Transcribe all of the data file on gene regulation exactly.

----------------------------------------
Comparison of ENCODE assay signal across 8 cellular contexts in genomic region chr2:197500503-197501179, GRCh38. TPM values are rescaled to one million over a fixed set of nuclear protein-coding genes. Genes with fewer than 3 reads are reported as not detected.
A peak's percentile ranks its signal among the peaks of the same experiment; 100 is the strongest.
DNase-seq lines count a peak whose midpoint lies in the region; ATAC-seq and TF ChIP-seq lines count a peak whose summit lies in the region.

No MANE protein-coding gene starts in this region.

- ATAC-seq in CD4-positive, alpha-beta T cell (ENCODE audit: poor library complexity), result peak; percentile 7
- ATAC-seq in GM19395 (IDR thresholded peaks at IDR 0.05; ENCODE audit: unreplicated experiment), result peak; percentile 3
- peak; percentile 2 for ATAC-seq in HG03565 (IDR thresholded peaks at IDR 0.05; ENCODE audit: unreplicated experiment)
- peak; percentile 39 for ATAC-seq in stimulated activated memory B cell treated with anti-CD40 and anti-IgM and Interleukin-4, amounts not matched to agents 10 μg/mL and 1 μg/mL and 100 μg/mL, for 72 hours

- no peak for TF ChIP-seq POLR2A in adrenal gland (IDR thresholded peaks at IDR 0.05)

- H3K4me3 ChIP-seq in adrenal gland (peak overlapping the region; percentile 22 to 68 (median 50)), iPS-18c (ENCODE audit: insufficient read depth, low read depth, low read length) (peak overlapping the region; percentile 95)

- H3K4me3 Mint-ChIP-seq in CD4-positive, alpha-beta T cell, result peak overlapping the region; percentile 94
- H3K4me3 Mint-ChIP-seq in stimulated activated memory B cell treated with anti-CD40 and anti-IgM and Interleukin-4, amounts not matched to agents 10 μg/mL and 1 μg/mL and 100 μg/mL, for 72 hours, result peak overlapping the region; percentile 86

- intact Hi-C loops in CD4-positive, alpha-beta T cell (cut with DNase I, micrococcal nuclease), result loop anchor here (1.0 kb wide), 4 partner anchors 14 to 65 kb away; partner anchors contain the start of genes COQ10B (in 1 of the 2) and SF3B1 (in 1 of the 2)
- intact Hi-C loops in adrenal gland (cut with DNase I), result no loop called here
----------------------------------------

Comparison of ENCODE assay signal across 8 cellular contexts in genomic region chr2:197500503-197501179, GRCh38. TPM values are rescaled to one million over a fixed set of nuclear protein-coding genes. Genes with fewer than 3 reads are reported as not detected.
A peak's percentile ranks its signal among the peaks of the same experiment; 100 is the strongest.
DNase-seq lines count a peak whose midpoint lies in the region; ATAC-seq and TF ChIP-seq lines count a peak whose summit lies in the region.

No MANE protein-coding gene starts in this region.

- ATAC-seq in CD4-positive, alpha-beta T cell (ENCODE audit: poor library complexity), result peak; percentile 7
- ATAC-seq in GM19395 (IDR thresholded peaks at IDR 0.05; ENCODE audit: unreplicated experiment), result peak; percentile 3
- peak; percentile 2 for ATAC-seq in HG03565 (IDR thresholded peaks at IDR 0.05; ENCODE audit: unreplicated experiment)
- peak; percentile 39 for ATAC-seq in stimulated activated memory B cell treated with anti-CD40 and anti-IgM and Interleukin-4, amounts not matched to agents 10 μg/mL and 1 μg/mL and 100 μg/mL, for 72 hours

- no peak for TF ChIP-seq POLR2A in adrenal gland (IDR thresholded peaks at IDR 0.05)

- H3K4me3 ChIP-seq in adrenal gland (peak overlapping the region; percentile 22 to 68 (median 50)), iPS-18c (ENCODE audit: insufficient read depth, low read depth, low read length) (peak overlapping the region; percentile 95)

- H3K4me3 Mint-ChIP-seq in CD4-positive, alpha-beta T cell, result peak overlapping the region; percentile 94
- H3K4me3 Mint-ChIP-seq in stimulated activated memory B cell treated with anti-CD40 and anti-IgM and Interleukin-4, amounts not matched to agents 10 μg/mL and 1 μg/mL and 100 μg/mL, for 72 hours, result peak overlapping the region; percentile 86

- intact Hi-C loops in CD4-positive, alpha-beta T cell (cut with DNase I, micrococcal nuclease), result loop anchor here (1.0 kb wide), 4 partner anchors 14 to 65 kb away; partner anchors contain the start of genes COQ10B (in 1 of the 2) and SF3B1 (in 1 of the 2)
- intact Hi-C loops in adrenal gland (cut with DNase I), result no loop called here